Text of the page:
In order to fulfill its domestic mandate, NOAA works with a wide variety of partners in every region of the world.
To find NOAA researchers, applicants should direct inquiries to PEER.NOAA@noaa.gov
or visit the NOAA Line OfficesAdditional NOAA Research Tools and Resources
NSF is an independent federal agency created by Congress in 1950 to promote the progress of science; to advance the national health, prosperity, and welfare; and to secure the national defense. NSF is the only federal agency whose mission includes support for all fields of fundamental science and engineering.
Find NSF researchers:
NSF’s Smart and Connected Communities (S&CC) program encourages researchers to work with communities and residents to identify and define challenges they are facing, enabling those challenges to motivate use-inspired research questions. The S&CC program supports integrative research that addresses fundamental technological and social science dimensions of smart and connected communities and piloting of solutions together with communities. Importantly, the program is interested in projects that consider the sustainability of the research outcomes beyond the life of the project, including the scalability and transferability of the proposed solutions.
NSF’s Cyber-Physical Systems (CPS) program supports research in engineered systems that are built from, and depend upon, the seamless integration of computation and physical components. Advances in CPS will enable capability, adaptability, scalability, resiliency, safety, security, and usability that will expand the horizons of these critical systems. New, smart CPS drive innovation and competition in a range of application domains including agriculture, aeronautics, building design, civil infrastructure, energy, environmental quality, healthcare and personalized medicine, manufacturing, and transportation. Moreover, the integration of artificial intelligence with CPS creates new research opportunities with major societal implications.
A spreadsheet enumerating the active awards in these programs may be downloaded through this link.
If you wish to collaborate with a NSF-funded researcher but you have not yet found a suitable partner, you can request support by emailing firstname.lastname@example.org.
Additional NSF Research Tools and Resources
Smithsonian Institution Visit the Smithsonian Institution website
The Smithsonian's mission is to increase the diffusion of knowledge through a focus on discovery, creativity, excellence diversity, integrity, and service. Smithsonian science examines some of the world’s most complex—and time-sensitive—problems. Whether they are protecting imperiled natural resources, assessing the consequences of climate change or keeping aircraft safe from bird strikes, Smithsonian scientists apply what they learn to improve the quality—and quantity—of life on Earth. More than 500 Smithsonian staff scientists, augmented by an equal number of fellows and hundreds of international collaborators, conduct research in field stations and laboratories on all seven continents and serve as national and international experts in a wide scope of disciplines including anthropology, astronomy, biology, geology, and paleontology. As a trust instrumentality of the United States, the Smithsonian Institution is pleased to participate in this program with agency partners.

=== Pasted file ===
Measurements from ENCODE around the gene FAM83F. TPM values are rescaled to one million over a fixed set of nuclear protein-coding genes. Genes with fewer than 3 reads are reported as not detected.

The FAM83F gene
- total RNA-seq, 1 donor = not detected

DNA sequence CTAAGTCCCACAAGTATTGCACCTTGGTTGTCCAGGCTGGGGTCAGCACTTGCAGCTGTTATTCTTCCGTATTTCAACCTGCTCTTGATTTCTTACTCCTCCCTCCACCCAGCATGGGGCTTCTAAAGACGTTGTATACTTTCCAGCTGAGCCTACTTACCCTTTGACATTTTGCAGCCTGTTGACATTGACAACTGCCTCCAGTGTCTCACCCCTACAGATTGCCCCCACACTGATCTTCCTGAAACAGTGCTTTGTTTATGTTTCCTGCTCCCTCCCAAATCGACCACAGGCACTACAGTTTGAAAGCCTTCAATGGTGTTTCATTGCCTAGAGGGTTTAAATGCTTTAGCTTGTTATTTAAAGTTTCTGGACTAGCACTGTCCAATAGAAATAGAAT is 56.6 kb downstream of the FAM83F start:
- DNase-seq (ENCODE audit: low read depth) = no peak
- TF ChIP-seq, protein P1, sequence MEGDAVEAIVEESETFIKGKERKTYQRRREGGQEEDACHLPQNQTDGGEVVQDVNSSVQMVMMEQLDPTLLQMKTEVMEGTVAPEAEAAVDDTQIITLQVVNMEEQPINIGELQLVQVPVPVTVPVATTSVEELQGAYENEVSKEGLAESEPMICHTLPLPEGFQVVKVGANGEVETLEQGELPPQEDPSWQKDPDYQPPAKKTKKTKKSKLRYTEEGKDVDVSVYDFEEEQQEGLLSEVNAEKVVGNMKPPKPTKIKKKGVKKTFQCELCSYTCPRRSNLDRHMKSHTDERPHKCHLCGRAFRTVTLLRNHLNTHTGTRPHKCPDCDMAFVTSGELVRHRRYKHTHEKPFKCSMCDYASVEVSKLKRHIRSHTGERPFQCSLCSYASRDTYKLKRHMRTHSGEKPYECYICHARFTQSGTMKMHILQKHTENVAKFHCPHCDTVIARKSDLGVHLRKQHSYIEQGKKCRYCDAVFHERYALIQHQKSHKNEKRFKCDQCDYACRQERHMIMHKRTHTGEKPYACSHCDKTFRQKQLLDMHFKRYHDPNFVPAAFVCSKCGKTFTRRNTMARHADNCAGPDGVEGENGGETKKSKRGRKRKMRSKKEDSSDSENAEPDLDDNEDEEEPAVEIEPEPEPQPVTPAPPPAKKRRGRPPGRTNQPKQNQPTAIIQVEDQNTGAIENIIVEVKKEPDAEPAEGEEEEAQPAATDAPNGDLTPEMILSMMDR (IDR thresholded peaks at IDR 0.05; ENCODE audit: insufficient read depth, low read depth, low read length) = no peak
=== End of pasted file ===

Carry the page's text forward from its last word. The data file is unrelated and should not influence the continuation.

Find Smithsonian Researchers:
List of Current SI Researchers
For any other questions about your proposed partnership with a SI researcher, please email email@example.com.
Additional Smithsonian Research Tools and Resources
U.S. Department of Agriculture (USDA)
The United States Department of Agriculture (USDA) provides leadership on food, agriculture, natural resources, rural development, nutrition, and related issues based on sound public policy, the best available science, and efficient management.
There are three USDA agencies participating in PEER this year: the Agricultural Research Service, the Forest Service, and the National Institute of Food and Agriculture.
USDA Agricultural Research Service Visit the Agricultural Research Service website
The USDA Agricultural Research Service conducts research to develop and transfer solutions to agricultural problems of high national priority and provide information access and dissemination to: ensure high-quality, safe food and other agricultural products; assess the nutritional needs of Americans; sustain a competitive agricultural economy; enhance the natural resource base and the environment; and provide economic opportunities for rural citizens, communities, and society as a whole.
Find USDA Agricultural Research Service researchers: